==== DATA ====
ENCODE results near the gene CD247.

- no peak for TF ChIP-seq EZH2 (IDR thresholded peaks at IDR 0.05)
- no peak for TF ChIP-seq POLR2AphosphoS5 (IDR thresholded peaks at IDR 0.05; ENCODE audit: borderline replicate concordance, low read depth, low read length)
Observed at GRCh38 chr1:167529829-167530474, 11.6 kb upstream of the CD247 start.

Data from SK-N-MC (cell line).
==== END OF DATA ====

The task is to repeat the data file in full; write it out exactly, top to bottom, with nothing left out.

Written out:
ENCODE results near the gene CD247.

- no peak for TF ChIP-seq EZH2 (IDR thresholded peaks at IDR 0.05)
- no peak for TF ChIP-seq POLR2AphosphoS5 (IDR thresholded peaks at IDR 0.05; ENCODE audit: borderline replicate concordance, low read depth, low read length)
Observed at GRCh38 chr1:167529829-167530474, 11.6 kb upstream of the CD247 start.

Data from SK-N-MC (cell line).